Although its origins date back as far as 1991, the Forum was launched at a conference in Brussels in December 1996. This brought together archivists and records managers from the public and private sectors, government administrators, and IT specialists. The discussions covered developments both in government administration and in business, particularly the pharmaceuticals industry.
The 1996 Forum adopted a 10-point follow-up plan that called first for a study of the relationship between public administration and archives services concerning electronic documents and records management. It also included (1) the promotion of best practice and guidelines, including those of ICA, (2) the establishment of national focal points to exchange information, and (3) fostering multidisciplinary cooperation and standard setting.
The most tangible result to date is the guidelines on best practice for electronic records, which were published as a supplement of INSAR-European Archives News. The best-practices section focuses on the practical aspects of managing electronic documents rather than the record keeping aspects with which ICA's expert committee has been concerned. In addition, joint training initiatives on electronic records management involving various European universities are under discussion. A study of the relationship between public administration and archives was slated to start in December 1998. (See Resources)
A proposal to produce a model of functional requirements for record keeping, on the other hand, initially ran into some difficulty and is now being further refined before the work is again tendered by the European Commission. The goal is to produce a model that can be used to help leverage the industry to take the problems seriously. As the draft document puts it: "There is an opportunity ... to show software suppliers a very large need to meet these requirements, to show them a large market. That [need] is actually going to have more effect on software suppliers than anything else." The potential return, both for European records managers and for businesses, is significant.
The draft also makes a strong case for practical solutions, arguing that existing functional requirements are either too theoretical or too general. This is an important point, one to which others working in the area should pay attention.
Future cooperative projects under the DLM program will follow two strands: one focusing on the early or records management stage, and one on the later stage of long-term preservation and access. This seems to be a pragmatic compromise, reflecting the continuing distinctions in many member states between the two stages of records.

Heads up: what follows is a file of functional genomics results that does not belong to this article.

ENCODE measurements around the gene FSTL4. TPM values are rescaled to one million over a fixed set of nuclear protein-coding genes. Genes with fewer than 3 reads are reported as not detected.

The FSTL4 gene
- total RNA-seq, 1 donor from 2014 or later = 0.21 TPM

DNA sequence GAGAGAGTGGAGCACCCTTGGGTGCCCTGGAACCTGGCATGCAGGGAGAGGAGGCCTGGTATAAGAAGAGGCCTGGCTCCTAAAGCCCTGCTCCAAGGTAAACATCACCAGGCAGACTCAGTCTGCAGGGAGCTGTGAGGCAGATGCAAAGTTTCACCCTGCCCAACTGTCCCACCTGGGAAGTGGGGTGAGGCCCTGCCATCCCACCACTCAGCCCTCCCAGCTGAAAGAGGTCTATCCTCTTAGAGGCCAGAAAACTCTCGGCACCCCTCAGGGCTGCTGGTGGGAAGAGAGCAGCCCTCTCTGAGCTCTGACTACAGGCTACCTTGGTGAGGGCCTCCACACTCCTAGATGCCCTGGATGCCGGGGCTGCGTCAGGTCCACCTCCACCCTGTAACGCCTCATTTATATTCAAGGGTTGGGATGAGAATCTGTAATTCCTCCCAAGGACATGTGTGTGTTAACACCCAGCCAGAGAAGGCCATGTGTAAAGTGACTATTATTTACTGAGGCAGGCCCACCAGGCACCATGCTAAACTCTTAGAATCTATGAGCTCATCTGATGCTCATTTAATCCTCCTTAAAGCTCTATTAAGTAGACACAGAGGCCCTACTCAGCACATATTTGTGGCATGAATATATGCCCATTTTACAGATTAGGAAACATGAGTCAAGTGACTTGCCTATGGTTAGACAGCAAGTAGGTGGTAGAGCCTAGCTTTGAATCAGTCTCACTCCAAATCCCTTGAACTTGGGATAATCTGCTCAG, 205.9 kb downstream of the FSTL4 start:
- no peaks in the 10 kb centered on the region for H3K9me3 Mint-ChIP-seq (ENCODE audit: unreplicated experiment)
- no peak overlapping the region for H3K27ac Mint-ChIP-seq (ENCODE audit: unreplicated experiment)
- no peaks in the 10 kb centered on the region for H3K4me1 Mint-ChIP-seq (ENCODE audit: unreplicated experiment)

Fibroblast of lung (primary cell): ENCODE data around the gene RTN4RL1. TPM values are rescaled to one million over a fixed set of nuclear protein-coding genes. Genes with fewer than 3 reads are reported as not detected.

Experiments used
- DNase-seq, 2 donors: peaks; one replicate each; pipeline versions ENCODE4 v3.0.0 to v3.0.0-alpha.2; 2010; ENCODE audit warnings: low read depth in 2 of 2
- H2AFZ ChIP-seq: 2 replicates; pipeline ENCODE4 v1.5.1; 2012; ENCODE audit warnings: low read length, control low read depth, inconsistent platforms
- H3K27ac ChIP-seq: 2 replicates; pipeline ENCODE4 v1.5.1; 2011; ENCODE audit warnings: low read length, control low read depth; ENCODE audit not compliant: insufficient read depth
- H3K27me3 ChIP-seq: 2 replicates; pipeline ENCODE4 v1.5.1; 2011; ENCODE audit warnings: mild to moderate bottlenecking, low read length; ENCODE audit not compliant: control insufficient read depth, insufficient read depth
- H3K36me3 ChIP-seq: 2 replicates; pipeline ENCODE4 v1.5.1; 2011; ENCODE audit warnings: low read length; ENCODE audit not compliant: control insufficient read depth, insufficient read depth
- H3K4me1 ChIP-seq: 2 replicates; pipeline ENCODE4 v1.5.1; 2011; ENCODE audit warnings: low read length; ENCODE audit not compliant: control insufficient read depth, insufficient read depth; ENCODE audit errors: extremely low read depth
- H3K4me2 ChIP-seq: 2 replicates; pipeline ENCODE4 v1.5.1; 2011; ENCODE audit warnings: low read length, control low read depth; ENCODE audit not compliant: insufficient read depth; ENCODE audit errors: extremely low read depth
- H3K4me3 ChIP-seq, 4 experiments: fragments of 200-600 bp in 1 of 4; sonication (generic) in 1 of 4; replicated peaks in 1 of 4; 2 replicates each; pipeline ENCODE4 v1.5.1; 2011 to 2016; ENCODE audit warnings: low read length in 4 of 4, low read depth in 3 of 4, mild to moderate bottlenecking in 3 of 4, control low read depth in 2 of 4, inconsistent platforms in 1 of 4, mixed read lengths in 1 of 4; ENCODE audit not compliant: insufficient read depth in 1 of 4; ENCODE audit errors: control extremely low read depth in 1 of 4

ICA's work: on current records, records management, and electronic records is supported by one of its expert committees, chaired by John McDonald of the National Archives of Canada. ICA's approach to records management issues in the last few years reflects the changing perceptions of the profession.
In the 1996 reorganization of ICA's committees, for example, the current records and the electronic records functions were joined when previously each had been addressed by different bodies. This was partly stimulated by a general desire to rationalize the structure of committees. But underlying this was the important recognition that the distinctions between the functions of managing current records and managing electronic records was eroding to an extent that it would be virtually impossible to deal with them separately, or at least to avoid considerable duplication of effort.
Electronic records, in other words, were no longer seen as a special-media issue, but rather as part -- albeit a very important part -- of current record issues. This direction was also reflected in the name of the new body: the Committee on Electronic and Other Current Records (CECR).
CECR developed a series of interesting products: it conducted a survey of the electronic record keeping policies and practices in all the national archives that were ICA members, which encompassed about 190 countries and territories. The objective was to provide a baseline for measuring future developments. The committee also published a valuable literature review on electronic records by Alf Erlandsson of the International Monetary Fund. But CECR's major efforts were devoted to producing a guide to managing electronic records from an archival perspective. Part one, published in 1997, identified four general principles:
* The archives should be involved in the entire life cycle of electronic systems that create and retain archival electronic records.
* The archives should ensure that records creators create and retain records which are authentic, reliable, and preservable.
* The archives must manage the appraisal process and exercise intellectual control over electronic records.
* The archives must articulate preservation and access requirements to ensure that archival electronic records remain available, accessible, and understandable.
The committee recently affirmed the important role of the archive institution in advising the creating agency about how to ensure that the records it created would remain authentic, reliable, and preservable over time. This affirmation confirms the need for the archival institution to take an active role throughout the continuum.
CECR is now engaged in developing the second part of the guide, in which strategies are converted into practical guidance. This section will deal primarily with record keeping issues, but in particular contexts: work-flow procedures and systems, databases, specialized electronic systems such as geographic information systems (GIS), multimedia records, custody strategies, etc. It will also cover different categories of electronic records, which will be defined and described according to their specific characteristics. The end product is envisaged as a series of short reports or fact sheets on each issue, to be published in printed form and made available on the ICA Web site (see Resources). The target is to complete many of these reports or fact sheets by mid-1999. A presentation will also be made at the next International Congress in Seville in 2000.